Beginning in 2020, young people in Thailand have led rallies to protest the interference of the military and the monarchy in politics. They have also condemned the role played by Buddhist discourse and court ritual in celebrating kings as divine. ‘No God, No King, Only Human’ reads a protest sign. Simultaneously, however, some groups of protesters have used the same ‘religious’ repertoire, such as the astrological tradition of the court, in their activism, turning it into an instrument of resistance. This article explores this apparent ambivalence via an ethnographic focus on divination, a long-standing central feature of Thai politics. Drawing from a decade of fieldwork conducted with diviners (mo du) and their clients from both pro-regime and pro-democracy camps, including prominent young activists, I argue that progressive individuals do not necessarily need to reject cosmological ideas and rituals deemed conservative in order to resist. Rather, many proactively co-opt them to enhance their own position in the polity, further demonstrating the inability of those in power to live up to accepted moral standards. This strategy, which builds on a Southeast Asian tradition of millenarianism, mobilises dogmatic notions including karma in support of narratives and practices of resistance.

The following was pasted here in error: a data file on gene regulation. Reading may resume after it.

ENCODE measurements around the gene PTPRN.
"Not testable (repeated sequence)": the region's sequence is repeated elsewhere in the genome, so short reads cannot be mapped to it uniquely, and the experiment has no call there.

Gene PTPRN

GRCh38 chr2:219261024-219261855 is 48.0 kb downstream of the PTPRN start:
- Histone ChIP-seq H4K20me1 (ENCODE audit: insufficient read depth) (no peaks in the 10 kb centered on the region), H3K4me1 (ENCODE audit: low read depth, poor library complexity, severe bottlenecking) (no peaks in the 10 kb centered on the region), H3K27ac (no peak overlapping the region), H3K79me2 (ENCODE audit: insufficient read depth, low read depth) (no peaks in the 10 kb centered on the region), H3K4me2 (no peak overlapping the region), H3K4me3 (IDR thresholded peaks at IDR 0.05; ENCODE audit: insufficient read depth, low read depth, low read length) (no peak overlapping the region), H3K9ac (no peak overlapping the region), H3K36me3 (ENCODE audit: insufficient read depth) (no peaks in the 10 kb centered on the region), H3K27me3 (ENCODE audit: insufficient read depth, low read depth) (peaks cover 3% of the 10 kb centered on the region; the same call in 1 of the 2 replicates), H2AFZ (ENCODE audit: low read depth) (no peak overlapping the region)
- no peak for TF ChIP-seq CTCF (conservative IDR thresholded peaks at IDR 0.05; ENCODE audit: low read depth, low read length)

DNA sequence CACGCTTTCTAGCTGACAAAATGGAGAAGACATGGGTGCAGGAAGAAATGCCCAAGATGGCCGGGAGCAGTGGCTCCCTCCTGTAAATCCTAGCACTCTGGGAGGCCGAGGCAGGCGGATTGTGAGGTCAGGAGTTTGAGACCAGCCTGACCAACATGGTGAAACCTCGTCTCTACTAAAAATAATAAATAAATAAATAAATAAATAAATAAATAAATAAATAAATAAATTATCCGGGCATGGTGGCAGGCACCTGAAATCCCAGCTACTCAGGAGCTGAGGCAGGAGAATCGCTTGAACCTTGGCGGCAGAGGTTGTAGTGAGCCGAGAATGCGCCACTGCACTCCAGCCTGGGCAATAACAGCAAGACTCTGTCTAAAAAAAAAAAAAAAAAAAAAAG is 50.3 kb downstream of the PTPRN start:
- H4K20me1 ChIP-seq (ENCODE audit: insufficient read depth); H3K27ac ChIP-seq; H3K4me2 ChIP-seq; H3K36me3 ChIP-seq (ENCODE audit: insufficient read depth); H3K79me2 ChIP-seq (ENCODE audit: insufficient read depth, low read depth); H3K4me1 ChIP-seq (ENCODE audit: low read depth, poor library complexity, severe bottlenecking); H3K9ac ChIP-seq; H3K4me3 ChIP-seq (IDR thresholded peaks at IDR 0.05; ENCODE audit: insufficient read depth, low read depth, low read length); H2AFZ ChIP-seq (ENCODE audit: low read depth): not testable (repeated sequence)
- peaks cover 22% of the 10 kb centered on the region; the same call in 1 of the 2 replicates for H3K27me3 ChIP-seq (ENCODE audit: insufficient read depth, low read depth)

Co-opting the stars: Divination and the politics of resistance in Buddhist Thailand

Edoardo Siani
2023-01-01

Abstract

Beginning in 2020, young people in Thailand have led rallies to protest the interference of the military and the monarchy in politics. They have also condemned the role played by Buddhist discourse and court ritual in celebrating kings as divine. ‘No God, No King, Only Human’ reads a protest sign. Simultaneously, however, some groups of protesters have used the same ‘religious’ repertoire, such as the astrological tradition of the court, in their activism, turning it into an instrument of resistance. This article explores this apparent ambivalence via an ethnographic focus on divination, a long-standing central feature of Thai politics. Drawing from a decade of fieldwork conducted with diviners (mo du) and their clients from both pro-regime and pro-democracy camps, including prominent young activists, I argue that progressive individuals do not necessarily need to reject cosmological ideas and rituals deemed conservative in order to resist. Rather, many proactively co-opt them to enhance their own position in the polity, further demonstrating the inability of those in power to live up to accepted moral standards. This strategy, which builds on a Southeast Asian tradition of millenarianism, mobilises dogmatic notions including karma in support of narratives and practices of resistance.
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Utilizza questo identificativo per citare o creare un link a questo documento: https://hdl.handle.net/10278/5023200
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